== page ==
A Brother Like That

by Don Clark, and with commentary by Illene Roggensack

A friend of mine named Paul received an automobile from his brother as a Christmas present. On Christmas Eve when Paul came out of his office, a young, roguish-looking kid was walking around the shiny new car, admiring it. “Is this your car, Mister?” the boy asked.

Paul nodded. “My brother gave it to me for Christmas.” The boy was astounded. “You mean your brother gave it to you and it didn’t cost you nothing? Boy, I wish…”

Paul knew what the boy was going to wish – for a brother like that. But what the lad said jarred Paul all the way to his heels.

“I wish that I could be a brother like that.”

Paul looked at the boy in astonishment, then impulsively he responded, “Would you like to go for a ride in my new car?”

“Oh yes, I’d love that!”

After a short ride, the boy turned with his eyes aglow and said, “Mister, would you mind driving in front of my house?”

Paul smiled a little. Again, he thought he knew what the lad wanted…to show his neighbors that he was riding in a big, new automobile. But he was wrong again. “Will you stop at those two steps?” the boy asked.

The boy ran up the steps. In a little while, Paul heard him coming back, but moving quite slowly. The lad was carrying his younger, handicapped brother. The boy sat his brother down on the bottom step, then sort of squeezed up again him and pointed to the car.

“There she is, buddy, just like I told you! His brother gave it to him for Christmas and it didn’t cost him a cent. And someday I’m gonna give you one just like it…then you can see for yourself all the pretty things in the Christmas windows that I’ve been trying to tell you about.”

Paul got out of the car and lifted the younger child to the front seat. The shining-eyed older brother climbed in beside the small child and the three of them began a memorable holiday ride.


May each of us be a brother like that!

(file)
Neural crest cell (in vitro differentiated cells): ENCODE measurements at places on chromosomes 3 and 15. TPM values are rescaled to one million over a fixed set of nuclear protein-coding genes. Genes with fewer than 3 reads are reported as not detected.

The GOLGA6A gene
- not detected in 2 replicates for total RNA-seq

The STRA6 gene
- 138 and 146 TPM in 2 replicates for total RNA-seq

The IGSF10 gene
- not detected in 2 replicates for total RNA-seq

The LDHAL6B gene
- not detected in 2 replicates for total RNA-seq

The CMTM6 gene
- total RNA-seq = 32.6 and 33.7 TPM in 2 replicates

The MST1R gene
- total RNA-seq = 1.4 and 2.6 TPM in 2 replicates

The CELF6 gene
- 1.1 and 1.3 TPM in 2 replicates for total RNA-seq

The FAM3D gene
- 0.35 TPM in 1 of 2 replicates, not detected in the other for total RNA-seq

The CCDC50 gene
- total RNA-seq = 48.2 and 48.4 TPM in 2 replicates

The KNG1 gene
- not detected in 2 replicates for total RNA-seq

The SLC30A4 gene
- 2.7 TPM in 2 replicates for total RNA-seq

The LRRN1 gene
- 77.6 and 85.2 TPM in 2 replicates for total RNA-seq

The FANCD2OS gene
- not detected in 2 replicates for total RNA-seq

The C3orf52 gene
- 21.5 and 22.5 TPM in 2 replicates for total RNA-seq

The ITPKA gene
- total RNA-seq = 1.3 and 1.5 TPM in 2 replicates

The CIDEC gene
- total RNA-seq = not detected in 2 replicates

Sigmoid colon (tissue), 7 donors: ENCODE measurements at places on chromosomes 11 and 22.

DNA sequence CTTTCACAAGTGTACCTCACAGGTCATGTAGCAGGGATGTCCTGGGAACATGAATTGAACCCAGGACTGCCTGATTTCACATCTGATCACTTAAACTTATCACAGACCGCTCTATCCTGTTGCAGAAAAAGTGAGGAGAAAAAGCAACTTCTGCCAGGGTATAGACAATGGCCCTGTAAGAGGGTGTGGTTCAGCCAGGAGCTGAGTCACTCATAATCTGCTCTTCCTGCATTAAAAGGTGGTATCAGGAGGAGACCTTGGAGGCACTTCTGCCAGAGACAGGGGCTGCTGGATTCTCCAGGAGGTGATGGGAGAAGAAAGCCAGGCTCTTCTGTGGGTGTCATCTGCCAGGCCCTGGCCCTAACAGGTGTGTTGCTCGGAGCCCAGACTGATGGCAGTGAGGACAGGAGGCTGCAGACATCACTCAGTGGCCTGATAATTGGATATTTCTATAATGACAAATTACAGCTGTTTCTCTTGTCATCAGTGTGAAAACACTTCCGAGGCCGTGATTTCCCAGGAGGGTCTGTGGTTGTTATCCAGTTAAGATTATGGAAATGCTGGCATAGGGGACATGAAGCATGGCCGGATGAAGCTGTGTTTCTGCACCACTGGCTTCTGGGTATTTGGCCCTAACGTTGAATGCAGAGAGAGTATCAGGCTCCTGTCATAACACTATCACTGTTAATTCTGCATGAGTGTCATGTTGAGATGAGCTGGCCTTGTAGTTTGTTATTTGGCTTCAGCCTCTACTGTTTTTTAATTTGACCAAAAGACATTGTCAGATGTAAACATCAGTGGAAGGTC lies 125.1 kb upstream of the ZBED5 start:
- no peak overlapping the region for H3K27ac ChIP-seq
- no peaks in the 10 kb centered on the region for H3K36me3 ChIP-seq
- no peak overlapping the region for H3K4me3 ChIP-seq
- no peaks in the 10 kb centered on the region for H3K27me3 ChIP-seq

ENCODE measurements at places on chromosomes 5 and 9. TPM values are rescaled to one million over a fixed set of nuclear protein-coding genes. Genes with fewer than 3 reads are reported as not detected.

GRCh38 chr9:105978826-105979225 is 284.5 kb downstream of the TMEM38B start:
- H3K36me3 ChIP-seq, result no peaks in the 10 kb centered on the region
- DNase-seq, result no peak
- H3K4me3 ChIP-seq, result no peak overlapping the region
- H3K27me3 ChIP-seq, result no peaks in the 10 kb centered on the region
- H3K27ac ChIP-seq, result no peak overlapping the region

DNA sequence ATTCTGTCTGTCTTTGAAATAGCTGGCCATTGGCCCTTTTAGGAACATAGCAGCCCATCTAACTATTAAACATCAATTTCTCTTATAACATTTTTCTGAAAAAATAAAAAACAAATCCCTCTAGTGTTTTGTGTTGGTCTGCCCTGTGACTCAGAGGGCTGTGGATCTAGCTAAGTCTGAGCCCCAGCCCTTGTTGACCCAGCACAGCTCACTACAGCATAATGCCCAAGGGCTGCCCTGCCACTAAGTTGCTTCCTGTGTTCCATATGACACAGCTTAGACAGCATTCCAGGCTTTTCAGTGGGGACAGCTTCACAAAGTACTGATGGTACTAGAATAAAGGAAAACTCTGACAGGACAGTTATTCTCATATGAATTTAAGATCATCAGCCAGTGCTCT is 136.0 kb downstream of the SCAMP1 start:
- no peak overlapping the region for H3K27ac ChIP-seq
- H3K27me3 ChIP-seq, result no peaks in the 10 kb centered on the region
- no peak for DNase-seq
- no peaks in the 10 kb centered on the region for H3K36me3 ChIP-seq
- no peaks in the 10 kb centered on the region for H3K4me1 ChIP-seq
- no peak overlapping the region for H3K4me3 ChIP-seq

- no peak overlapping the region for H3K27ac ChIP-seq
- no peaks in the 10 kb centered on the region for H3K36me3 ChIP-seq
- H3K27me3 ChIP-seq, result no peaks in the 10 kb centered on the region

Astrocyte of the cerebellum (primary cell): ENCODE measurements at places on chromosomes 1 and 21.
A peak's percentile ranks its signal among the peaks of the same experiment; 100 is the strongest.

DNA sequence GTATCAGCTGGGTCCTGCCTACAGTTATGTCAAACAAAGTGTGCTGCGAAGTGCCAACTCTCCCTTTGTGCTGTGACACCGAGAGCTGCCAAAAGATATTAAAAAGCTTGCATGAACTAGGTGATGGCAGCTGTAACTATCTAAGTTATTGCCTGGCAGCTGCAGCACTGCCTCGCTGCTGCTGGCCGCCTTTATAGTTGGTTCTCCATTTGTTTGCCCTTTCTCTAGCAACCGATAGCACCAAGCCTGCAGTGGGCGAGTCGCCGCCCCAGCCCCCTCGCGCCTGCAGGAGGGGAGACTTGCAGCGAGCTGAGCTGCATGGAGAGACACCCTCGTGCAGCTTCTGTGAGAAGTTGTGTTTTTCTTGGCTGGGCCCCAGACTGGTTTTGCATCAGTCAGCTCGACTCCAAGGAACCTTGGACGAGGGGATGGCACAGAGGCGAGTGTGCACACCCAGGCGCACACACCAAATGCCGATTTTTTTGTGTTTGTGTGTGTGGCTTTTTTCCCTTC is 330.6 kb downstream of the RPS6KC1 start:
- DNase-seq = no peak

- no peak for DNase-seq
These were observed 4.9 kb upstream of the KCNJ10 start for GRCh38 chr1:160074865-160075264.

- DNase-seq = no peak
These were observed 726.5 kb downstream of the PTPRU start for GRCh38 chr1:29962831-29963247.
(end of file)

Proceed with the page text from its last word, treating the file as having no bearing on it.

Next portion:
May each of us be a brother like Jim Doody, native of Grand Junction, Colorado. Jim’s brother, Tommy, piloted a UH-1H “Huey” helicopter during the Vietnam War. Tommy was killed during the Lam Son 719 mission in Laos, 1971.

Jim was 17 years old when word came that his older brother had died. That was more than 30 years ago. But, being ‘a brother like that,’ Jim has spearheaded the effort to remember and honor his brother – and others’ brothers and sisters, sons and daughters, fathers and mothers – with the Western Slope Vietnam War Memorial Park.

As founder of this amazing Memorial, Jim has dedicated the better part of his adult life to planning and dreaming of this tribute to those who served our country during the Vietnam era, 1959-1975. The Memorial will include a static display of a Huey helicopter. Surrounding the helicopter display will be a wall honoring the men and women who served in Vietnam, including those 55 Western Colorado residents who were either killed or missing in action. The United States flag, Colorado State flag, Vietnam Service Ribbon and emblems of all five branches of the U.S. Military also will be displayed.

The Memorial is to be located at the Colorado Welcome Center in Fruita, set in a park area with pleasant landscaping and benches, encouraging visitors to linger and reflect on the significance of the Memorial and those it honors.

Dedication of the Memorial is set for 9 a.m. on Independence Day 2003. Please join us at Third Sector Innovations as we honor those who serve, and as we celebrate with one of our best friends, ‘A Brother Like That’ Jim Doody.

Strong Leaders / Strong Stories

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